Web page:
The last concert for the BBC Symphony Orchestra prior to its Last Night festivities, featured three talented Americans: composer Missy Mazzoli, whose Sinfonia (for Orbiting Spheres) was given its European première, pianist Jeremy Denk who played the fiendishly difficult Bartók Second Piano Concerto with precision and panache, and conductor Karina Canellakis who kept everything together with warmth and style.

Karina Canellakis conducts the BBCSO © BBC | Chris Christodoulou
Karina Canellakis conducts the BBCSO
© BBC | Chris Christodoulou

Mazzoli’s piece was an atmospheric and easy-to-the-ear opener. Although she usually gets grouped in the Minimalist camp, her music doesn’t have the typical pulsating rhythmic constancy; rather, more evident is her love for “harmony and stacked chords”, which she talked about in the pre-concert Proms Extra event. In this symphonic version of Sinfonia (for Orbiting Spheres), originally written for chamber orchestra, she explores unusual harmonies, textures and timbres mostly with conventional orchestral instrumentation, but with the help of eight harmonicas (performed by the woodwind players) and some pre-recorded electronics right at the end. The way Mazzoli stacked the chords reminded me of the sound world of a Japanese “sho” (mouth-organ) which gave the work the otherworldly feel. Also I detected influences of Britten’s nocturnal music in the string writing, especially in her use of double bass glissandi. It was heartening to see the work very enthusiastically received (which is not always case with Prom premières).

Missy Mazzoli after the Proms première of <i>Sinfonia (for Orbiting Spheres)</i> © BBC | Chris Christodoulou
Missy Mazzoli after the Proms première of Sinfonia (for Orbiting Spheres)
© BBC | Chris Christodoulou

Bartók’s Piano Concerto no. 2 in G major must be a really difficult work to pull off in the Royal Albert Hall, because so much of the work is a dialogue between the pianist and the brass/percussion, and the hall is notorious for its weird reverberations. However, neither soloist Jeremy Denk nor Canellakis showed such anxiety and right from the word go, Denk led the way boldly with brilliance, and Canellakis controlled everyone together with a superb grasp of the rhythmic intricacies of the work.

It was interesting to read in the programme that Bartók himself premiered this work at the Proms in 1936 (during the Winter Proms at the Queen’s Hall). Listening to Denk’s performance, I was reminded what a virtuoso pianist Bartók must have been. I’m sure he would have approved of Denk’s masterly, yet cool-headed performance, getting totally inside the music but always aware of his part in the ensemble (especially in the chamber-like concertino sections), and never wearing the fiendish virtuosity on his sleeve. The woodwind and brass sections of the BBCSO played with alertness and rhythmic brilliance, and the strings helped create a darker atmosphere in the second movement. Beyond the light and virtuosic exterior of the concerto, Denk and Canellakis hinted at the darker times to come.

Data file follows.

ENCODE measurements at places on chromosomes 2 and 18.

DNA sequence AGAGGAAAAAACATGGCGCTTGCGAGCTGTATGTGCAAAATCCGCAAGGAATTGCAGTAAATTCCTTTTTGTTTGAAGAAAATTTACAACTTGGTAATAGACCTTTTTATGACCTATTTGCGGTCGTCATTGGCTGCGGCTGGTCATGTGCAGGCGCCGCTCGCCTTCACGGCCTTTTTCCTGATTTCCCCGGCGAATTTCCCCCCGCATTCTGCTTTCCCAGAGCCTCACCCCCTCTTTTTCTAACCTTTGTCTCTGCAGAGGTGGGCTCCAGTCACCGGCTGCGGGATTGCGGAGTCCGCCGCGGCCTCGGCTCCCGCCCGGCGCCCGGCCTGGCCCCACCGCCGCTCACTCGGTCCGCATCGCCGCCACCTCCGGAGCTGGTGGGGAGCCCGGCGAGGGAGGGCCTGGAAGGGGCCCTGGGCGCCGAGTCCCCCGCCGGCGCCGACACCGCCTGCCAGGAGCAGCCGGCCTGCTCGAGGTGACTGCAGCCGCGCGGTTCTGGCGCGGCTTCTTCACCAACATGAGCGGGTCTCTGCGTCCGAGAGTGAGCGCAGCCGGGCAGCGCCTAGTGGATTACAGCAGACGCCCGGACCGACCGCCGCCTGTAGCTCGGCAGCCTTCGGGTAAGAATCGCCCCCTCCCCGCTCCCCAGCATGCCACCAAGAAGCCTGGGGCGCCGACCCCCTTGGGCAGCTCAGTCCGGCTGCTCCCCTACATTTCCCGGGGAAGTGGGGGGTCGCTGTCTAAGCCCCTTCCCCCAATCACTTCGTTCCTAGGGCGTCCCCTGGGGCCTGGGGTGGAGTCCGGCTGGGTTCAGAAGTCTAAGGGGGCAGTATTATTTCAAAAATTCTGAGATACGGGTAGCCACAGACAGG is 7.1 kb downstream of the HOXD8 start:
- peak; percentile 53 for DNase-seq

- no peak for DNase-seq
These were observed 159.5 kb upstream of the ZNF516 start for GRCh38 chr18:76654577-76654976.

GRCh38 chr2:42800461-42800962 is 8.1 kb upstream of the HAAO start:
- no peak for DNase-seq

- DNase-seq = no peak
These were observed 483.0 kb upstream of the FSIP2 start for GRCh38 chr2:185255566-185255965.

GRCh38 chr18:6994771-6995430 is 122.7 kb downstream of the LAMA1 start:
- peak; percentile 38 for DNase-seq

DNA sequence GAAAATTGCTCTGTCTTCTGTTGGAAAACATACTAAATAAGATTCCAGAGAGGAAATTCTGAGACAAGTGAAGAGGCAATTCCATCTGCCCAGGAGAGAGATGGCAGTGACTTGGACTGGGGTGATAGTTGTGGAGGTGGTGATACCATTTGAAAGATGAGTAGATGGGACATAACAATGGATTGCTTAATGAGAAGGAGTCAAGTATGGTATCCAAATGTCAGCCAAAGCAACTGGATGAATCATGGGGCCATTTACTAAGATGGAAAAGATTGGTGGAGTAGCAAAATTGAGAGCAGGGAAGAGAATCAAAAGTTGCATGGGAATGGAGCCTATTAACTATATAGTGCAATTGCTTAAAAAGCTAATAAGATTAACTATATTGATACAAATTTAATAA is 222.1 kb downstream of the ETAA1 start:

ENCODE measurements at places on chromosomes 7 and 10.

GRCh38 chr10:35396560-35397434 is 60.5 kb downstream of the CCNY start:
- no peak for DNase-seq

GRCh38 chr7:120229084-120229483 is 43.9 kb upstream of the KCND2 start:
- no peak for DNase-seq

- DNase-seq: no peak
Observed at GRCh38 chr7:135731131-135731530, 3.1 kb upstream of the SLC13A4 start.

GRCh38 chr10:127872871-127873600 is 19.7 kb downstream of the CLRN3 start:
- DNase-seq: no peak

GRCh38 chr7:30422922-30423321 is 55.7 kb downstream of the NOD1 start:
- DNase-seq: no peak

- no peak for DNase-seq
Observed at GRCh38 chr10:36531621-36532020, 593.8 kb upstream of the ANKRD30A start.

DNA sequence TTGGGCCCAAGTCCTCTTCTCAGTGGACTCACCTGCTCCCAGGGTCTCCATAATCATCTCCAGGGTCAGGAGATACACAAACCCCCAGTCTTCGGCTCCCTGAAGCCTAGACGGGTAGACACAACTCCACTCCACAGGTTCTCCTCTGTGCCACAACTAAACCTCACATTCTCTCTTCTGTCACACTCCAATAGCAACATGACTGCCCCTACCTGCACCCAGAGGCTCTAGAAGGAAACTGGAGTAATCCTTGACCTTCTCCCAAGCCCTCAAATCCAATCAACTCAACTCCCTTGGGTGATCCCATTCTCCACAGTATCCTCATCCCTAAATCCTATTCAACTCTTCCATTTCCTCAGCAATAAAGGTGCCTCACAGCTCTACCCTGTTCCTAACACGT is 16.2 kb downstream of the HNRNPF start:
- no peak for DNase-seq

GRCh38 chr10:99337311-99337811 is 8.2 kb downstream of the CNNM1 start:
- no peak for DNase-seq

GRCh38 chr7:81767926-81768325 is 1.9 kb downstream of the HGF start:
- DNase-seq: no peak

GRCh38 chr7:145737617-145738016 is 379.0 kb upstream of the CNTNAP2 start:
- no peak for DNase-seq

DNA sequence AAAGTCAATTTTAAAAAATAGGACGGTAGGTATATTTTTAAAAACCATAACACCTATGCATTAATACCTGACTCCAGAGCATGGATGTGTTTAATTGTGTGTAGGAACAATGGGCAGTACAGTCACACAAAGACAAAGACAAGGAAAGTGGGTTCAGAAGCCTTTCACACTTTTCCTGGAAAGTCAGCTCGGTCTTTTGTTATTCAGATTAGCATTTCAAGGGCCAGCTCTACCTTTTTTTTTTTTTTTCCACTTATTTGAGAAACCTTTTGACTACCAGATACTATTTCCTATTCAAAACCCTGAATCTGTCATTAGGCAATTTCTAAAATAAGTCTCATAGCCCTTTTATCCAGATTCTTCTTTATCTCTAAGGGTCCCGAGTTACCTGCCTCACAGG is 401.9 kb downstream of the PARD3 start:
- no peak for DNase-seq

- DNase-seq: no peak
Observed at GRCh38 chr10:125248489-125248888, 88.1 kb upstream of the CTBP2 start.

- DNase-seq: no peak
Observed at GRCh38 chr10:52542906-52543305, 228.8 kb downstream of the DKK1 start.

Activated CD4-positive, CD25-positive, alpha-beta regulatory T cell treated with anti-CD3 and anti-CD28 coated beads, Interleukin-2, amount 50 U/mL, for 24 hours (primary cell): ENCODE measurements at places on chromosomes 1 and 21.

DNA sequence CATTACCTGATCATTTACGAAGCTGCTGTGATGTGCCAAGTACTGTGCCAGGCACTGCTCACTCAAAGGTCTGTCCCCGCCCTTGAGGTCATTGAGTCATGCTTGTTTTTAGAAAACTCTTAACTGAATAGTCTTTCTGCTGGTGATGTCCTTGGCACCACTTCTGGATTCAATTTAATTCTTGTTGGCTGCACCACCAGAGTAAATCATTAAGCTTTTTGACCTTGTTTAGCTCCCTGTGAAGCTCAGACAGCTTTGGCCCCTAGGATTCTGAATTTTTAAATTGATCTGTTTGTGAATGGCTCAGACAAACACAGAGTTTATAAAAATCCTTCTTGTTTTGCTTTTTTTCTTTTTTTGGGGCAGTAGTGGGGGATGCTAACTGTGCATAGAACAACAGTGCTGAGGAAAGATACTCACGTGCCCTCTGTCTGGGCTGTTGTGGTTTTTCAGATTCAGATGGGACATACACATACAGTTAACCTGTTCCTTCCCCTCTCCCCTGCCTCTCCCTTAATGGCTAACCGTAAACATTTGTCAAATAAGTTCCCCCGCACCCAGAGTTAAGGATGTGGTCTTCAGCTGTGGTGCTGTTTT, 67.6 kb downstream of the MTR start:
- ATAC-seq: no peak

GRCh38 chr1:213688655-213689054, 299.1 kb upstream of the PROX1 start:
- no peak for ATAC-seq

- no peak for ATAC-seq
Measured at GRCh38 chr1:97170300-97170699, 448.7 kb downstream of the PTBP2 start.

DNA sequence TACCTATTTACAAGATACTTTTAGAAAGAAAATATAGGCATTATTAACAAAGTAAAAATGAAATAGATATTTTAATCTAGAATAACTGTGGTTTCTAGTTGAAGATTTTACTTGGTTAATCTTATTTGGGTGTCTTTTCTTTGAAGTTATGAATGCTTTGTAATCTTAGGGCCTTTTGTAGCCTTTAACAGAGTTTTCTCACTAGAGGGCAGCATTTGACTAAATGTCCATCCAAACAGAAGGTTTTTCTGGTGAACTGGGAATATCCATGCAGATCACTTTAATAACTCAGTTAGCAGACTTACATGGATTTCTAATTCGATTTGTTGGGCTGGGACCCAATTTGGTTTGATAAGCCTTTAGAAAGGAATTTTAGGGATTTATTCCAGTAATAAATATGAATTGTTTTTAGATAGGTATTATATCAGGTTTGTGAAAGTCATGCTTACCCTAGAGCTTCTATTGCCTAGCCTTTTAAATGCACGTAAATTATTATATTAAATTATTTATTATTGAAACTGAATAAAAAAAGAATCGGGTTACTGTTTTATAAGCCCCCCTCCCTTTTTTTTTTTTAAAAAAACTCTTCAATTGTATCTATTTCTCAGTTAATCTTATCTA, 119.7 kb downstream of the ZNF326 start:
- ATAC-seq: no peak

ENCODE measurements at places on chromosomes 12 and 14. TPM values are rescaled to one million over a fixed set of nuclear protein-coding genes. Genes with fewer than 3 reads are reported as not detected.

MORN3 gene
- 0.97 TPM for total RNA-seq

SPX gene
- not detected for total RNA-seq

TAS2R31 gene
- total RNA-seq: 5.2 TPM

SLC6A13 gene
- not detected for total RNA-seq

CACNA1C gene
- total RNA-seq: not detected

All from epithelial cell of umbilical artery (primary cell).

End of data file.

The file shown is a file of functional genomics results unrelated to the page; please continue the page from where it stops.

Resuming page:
Jeremy Denk plays Bartók © BBC | Chris Christodoulou
Jeremy Denk plays Bartók
© BBC | Chris Christodoulou

Finally in Dvořák’s Eighth Symphony in the second half, we were able to fully savour the talents of Canellakis as conductor. A much-loved work at the Proms, I still fondly recall Mariss Jansons’ warm and flowing performance back in 2004. Canellakis gave a much more straightforward and rhythmically articulate reading, mostly avoiding conventional rubato in the phrasings and gestures, but adding some characterisation of her own. In the first movement, she brought out the contrast between the opening mournful melody and the subsequent con brio section which moved forward with energy. In the second movement she showed more fluidity in the phrasing– such as small tempo manoeuvres in the dialogue between flutes and clarinets. The third movement was indeed grazioso, although I felt she could have articulated the folksy off-beat rhythm a little more in the trio section – it felt a bit square. Still, she polished off the coda with brilliance, leading straight into the finale. I loved the way she highlighted the militaristic character in the C minor episode. Throughout it was clear that she had a larger picture of the movements.

Canellakis displayed good control of orchestral sonority too, and managed to pull out all the stops from the BBCSO. In the big tutti moments, she let the brass play with gusto – but always with warmth – and as a result the strings did at times get a little overwhelmed, but the brass was on top form. There were also some outstanding woodwind solos and ensemble playing: in particular principal flute Michael Cox, who managed to make his bird call solos sound so fresh and spontaneous each time. Perhaps the performance lacked slightly the rustic charm of Dvořák’s music, but on the whole, it was a sophisticated reading of the symphony and an impressive debut from Canellakis.